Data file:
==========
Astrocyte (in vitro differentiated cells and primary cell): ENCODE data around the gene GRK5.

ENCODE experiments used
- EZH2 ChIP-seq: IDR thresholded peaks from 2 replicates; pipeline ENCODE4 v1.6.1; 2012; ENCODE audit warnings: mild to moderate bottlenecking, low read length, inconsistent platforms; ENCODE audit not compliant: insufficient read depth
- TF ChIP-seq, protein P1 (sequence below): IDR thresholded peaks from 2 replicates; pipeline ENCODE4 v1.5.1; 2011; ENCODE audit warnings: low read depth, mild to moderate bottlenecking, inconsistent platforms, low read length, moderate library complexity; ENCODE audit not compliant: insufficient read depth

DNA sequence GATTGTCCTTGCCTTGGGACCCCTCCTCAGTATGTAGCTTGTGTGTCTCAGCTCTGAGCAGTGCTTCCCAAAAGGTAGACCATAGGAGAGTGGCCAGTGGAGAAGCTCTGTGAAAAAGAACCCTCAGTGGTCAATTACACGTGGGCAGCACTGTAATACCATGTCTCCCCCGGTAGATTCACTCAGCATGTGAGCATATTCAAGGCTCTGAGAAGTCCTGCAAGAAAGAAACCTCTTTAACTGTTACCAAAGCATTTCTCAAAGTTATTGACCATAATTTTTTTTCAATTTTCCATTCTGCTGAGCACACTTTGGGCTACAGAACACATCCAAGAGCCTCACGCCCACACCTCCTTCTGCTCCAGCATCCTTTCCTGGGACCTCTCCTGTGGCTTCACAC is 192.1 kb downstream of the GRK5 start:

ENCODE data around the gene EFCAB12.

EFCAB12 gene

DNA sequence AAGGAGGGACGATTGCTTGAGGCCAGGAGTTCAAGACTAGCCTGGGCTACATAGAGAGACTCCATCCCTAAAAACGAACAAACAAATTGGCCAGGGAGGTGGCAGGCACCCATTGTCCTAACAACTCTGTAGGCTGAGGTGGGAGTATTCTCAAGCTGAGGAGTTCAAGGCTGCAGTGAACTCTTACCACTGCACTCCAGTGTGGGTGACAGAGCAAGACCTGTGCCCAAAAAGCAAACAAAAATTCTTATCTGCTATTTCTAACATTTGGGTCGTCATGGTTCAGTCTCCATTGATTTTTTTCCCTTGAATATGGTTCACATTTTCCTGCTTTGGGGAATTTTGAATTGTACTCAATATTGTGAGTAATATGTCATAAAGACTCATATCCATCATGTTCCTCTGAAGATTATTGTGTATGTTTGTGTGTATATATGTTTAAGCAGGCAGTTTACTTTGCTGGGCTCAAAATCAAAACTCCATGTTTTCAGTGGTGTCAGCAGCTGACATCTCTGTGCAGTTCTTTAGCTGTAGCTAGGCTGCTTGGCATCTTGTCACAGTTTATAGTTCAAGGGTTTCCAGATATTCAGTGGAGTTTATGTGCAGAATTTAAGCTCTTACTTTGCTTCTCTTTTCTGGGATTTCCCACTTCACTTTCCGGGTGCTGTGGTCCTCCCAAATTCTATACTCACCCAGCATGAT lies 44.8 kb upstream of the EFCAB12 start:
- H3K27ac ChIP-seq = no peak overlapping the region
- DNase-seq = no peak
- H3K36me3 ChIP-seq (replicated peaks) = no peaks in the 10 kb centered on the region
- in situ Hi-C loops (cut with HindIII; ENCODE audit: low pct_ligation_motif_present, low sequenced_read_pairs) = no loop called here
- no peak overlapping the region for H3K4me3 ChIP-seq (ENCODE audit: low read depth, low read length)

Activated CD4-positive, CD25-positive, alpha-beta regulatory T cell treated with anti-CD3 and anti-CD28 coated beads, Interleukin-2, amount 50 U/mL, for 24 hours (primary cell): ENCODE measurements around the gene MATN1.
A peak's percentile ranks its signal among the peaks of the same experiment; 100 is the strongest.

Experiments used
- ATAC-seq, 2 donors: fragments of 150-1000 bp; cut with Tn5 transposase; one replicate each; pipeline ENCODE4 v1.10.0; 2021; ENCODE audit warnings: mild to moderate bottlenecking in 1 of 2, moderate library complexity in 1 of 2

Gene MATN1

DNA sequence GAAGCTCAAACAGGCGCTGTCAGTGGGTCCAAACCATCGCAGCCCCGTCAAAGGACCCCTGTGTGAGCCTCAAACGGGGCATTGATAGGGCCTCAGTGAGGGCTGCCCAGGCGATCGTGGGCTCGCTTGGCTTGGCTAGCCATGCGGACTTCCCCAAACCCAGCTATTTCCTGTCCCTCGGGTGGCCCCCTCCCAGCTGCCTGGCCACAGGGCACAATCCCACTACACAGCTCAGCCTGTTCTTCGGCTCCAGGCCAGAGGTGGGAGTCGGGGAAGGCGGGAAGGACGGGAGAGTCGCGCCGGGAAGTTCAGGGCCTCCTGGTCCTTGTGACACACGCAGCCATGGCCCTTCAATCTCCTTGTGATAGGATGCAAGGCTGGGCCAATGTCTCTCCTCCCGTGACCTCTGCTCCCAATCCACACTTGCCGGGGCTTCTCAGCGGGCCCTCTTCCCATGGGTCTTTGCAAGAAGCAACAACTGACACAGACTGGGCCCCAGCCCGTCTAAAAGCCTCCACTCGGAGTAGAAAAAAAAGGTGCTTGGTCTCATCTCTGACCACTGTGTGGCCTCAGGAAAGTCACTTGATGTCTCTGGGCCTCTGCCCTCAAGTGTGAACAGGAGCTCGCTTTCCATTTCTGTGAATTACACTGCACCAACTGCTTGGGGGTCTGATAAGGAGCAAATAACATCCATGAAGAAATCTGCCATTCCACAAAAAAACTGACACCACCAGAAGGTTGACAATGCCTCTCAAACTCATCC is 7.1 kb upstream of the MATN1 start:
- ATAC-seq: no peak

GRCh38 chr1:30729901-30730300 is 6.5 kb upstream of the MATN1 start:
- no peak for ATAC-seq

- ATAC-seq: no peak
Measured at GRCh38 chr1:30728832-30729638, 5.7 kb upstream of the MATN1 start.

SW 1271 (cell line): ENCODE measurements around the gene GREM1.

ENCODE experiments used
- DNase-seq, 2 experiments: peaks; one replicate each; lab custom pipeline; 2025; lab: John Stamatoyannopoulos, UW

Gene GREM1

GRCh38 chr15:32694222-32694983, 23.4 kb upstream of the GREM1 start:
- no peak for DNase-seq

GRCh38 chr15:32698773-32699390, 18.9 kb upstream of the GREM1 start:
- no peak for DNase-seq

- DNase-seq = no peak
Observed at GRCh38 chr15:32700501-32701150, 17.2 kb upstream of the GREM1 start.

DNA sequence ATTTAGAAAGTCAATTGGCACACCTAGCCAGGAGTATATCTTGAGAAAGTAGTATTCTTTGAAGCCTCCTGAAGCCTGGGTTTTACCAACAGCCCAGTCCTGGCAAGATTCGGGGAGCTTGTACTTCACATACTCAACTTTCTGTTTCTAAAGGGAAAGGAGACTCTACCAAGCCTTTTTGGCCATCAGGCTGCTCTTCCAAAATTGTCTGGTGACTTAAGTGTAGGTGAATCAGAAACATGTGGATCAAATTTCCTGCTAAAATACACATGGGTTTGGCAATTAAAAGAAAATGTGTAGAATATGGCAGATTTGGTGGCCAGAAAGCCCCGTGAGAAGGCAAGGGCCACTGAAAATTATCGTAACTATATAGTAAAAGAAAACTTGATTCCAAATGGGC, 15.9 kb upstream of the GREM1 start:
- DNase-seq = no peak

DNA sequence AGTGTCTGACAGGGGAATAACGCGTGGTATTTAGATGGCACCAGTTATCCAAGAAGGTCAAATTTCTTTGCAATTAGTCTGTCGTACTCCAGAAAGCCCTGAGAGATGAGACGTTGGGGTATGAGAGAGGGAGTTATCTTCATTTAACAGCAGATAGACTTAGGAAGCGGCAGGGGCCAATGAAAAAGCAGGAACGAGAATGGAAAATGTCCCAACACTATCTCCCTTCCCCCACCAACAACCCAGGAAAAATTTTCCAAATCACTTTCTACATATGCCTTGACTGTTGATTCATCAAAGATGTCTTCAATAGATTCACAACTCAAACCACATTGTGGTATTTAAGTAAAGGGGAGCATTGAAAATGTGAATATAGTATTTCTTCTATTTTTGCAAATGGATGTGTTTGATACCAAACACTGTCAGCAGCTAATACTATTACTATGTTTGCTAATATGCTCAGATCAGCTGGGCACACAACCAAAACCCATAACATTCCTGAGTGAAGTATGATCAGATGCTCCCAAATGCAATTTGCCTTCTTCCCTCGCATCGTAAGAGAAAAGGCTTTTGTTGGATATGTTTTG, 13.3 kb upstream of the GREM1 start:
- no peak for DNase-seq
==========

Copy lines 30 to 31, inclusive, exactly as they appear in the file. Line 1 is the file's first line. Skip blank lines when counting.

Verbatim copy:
- no peak for DNase-seq

GRCh38 chr15:32698773-32699390, 18.9 kb upstream of the GREM1 start: